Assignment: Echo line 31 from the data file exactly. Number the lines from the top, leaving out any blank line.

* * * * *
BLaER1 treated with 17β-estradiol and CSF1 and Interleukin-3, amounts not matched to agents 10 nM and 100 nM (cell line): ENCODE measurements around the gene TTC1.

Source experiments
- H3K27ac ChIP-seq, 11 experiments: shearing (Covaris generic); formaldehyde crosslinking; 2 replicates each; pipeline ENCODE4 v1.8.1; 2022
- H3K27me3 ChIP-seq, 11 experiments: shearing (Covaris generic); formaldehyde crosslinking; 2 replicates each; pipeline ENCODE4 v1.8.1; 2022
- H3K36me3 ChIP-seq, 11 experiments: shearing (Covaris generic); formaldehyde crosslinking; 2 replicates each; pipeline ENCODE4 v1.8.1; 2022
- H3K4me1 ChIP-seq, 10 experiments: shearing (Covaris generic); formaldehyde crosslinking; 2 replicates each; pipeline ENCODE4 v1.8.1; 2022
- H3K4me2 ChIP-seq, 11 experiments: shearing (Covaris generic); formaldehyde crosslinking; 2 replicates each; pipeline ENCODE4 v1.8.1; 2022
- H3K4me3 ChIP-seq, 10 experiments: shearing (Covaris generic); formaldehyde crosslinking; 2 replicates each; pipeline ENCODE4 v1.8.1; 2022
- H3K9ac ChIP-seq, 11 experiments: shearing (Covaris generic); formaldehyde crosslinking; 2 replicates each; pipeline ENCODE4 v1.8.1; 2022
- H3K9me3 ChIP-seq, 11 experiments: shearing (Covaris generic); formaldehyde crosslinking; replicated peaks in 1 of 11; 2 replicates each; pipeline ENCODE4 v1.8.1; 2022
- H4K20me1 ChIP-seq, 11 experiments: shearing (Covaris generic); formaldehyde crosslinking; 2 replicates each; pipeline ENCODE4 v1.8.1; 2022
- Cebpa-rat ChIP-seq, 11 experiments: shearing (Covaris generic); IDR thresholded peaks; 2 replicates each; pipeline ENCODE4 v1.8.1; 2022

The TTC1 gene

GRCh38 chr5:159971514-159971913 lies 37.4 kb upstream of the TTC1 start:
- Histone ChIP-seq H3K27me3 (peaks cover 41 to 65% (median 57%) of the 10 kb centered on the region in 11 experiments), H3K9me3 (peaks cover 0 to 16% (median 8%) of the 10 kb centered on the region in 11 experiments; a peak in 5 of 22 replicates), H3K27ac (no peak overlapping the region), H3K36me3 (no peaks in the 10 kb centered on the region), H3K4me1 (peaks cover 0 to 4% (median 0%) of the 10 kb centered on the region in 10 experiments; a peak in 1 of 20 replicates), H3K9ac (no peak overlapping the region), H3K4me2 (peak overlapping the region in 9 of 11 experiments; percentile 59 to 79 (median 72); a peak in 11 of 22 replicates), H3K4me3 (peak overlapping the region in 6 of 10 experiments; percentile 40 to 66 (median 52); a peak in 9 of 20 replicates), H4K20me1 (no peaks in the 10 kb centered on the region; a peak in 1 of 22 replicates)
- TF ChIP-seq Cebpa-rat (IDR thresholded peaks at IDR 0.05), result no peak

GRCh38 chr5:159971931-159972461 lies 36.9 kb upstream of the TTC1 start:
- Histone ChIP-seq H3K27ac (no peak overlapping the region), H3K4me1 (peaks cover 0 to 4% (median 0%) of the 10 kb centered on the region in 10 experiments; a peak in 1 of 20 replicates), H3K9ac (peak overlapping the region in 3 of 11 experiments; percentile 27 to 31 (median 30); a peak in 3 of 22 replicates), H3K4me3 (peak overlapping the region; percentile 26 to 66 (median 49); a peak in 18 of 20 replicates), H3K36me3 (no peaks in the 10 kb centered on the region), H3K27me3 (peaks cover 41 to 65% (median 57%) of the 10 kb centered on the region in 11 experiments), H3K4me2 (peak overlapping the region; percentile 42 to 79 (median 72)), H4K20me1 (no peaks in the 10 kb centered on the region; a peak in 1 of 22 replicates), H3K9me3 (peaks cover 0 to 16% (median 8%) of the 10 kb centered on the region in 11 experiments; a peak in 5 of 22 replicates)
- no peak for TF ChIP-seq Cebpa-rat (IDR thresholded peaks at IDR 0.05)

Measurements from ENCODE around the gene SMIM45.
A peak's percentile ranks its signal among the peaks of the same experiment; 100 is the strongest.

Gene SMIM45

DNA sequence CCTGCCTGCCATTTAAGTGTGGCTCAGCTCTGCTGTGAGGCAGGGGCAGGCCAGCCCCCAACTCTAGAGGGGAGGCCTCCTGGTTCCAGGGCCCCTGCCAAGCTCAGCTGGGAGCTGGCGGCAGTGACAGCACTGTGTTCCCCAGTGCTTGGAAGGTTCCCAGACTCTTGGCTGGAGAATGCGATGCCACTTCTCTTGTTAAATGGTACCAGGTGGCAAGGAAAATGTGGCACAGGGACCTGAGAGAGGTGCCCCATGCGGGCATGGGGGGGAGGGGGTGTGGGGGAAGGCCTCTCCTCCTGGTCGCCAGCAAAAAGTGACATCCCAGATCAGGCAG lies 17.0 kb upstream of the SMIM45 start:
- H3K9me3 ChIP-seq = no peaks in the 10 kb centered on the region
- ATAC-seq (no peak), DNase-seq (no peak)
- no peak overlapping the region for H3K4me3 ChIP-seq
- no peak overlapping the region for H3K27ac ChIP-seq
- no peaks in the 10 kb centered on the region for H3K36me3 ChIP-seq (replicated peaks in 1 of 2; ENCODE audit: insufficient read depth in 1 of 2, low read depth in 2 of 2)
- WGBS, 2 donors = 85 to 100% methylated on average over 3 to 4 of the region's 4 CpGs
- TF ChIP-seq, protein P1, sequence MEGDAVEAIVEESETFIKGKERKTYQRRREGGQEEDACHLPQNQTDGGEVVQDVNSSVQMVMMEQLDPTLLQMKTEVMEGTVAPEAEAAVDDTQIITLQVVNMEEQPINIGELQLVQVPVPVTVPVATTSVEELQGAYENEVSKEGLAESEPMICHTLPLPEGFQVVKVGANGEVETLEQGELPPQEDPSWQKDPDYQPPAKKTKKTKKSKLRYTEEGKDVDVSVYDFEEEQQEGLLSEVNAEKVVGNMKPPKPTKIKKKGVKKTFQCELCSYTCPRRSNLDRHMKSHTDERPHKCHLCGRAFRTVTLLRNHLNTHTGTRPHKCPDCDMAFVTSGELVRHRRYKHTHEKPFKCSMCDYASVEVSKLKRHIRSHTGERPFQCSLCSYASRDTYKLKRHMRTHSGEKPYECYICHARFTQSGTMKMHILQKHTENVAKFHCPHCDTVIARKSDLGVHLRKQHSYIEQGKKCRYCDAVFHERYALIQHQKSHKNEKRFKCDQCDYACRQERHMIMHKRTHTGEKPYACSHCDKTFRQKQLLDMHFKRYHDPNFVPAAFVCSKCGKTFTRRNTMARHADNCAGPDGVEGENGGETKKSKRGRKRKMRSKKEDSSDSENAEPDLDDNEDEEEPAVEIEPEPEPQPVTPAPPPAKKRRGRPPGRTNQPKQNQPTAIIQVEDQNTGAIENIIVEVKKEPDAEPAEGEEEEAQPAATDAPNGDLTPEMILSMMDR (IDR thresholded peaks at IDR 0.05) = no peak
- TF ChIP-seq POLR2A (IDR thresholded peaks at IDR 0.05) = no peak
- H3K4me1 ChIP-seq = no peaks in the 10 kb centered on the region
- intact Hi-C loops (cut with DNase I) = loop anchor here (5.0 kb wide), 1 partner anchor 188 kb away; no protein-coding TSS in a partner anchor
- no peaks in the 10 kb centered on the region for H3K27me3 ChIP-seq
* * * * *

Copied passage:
- TF ChIP-seq POLR2A (IDR thresholded peaks at IDR 0.05) = no peak